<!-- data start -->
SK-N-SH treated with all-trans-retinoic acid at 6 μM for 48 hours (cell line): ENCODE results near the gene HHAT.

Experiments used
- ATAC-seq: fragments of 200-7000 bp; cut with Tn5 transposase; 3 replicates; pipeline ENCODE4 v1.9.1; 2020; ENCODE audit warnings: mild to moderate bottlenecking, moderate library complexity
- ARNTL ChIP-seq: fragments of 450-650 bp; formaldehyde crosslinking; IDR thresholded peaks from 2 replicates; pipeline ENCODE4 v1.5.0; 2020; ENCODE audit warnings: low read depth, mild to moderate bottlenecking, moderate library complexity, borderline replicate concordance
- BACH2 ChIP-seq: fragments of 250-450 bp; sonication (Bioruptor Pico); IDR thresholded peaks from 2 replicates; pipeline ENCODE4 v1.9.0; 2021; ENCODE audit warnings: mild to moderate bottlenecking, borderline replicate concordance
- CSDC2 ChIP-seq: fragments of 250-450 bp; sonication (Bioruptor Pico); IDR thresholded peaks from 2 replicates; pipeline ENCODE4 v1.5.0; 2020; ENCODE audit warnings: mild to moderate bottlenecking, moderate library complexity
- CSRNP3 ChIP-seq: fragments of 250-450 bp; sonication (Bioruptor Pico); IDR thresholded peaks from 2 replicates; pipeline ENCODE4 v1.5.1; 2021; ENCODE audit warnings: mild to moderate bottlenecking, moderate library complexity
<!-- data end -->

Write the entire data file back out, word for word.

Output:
SK-N-SH treated with all-trans-retinoic acid at 6 μM for 48 hours (cell line): ENCODE results near the gene HHAT.

Experiments used
- ATAC-seq: fragments of 200-7000 bp; cut with Tn5 transposase; 3 replicates; pipeline ENCODE4 v1.9.1; 2020; ENCODE audit warnings: mild to moderate bottlenecking, moderate library complexity
- ARNTL ChIP-seq: fragments of 450-650 bp; formaldehyde crosslinking; IDR thresholded peaks from 2 replicates; pipeline ENCODE4 v1.5.0; 2020; ENCODE audit warnings: low read depth, mild to moderate bottlenecking, moderate library complexity, borderline replicate concordance
- BACH2 ChIP-seq: fragments of 250-450 bp; sonication (Bioruptor Pico); IDR thresholded peaks from 2 replicates; pipeline ENCODE4 v1.9.0; 2021; ENCODE audit warnings: mild to moderate bottlenecking, borderline replicate concordance
- CSDC2 ChIP-seq: fragments of 250-450 bp; sonication (Bioruptor Pico); IDR thresholded peaks from 2 replicates; pipeline ENCODE4 v1.5.0; 2020; ENCODE audit warnings: mild to moderate bottlenecking, moderate library complexity
- CSRNP3 ChIP-seq: fragments of 250-450 bp; sonication (Bioruptor Pico); IDR thresholded peaks from 2 replicates; pipeline ENCODE4 v1.5.1; 2021; ENCODE audit warnings: mild to moderate bottlenecking, moderate library complexity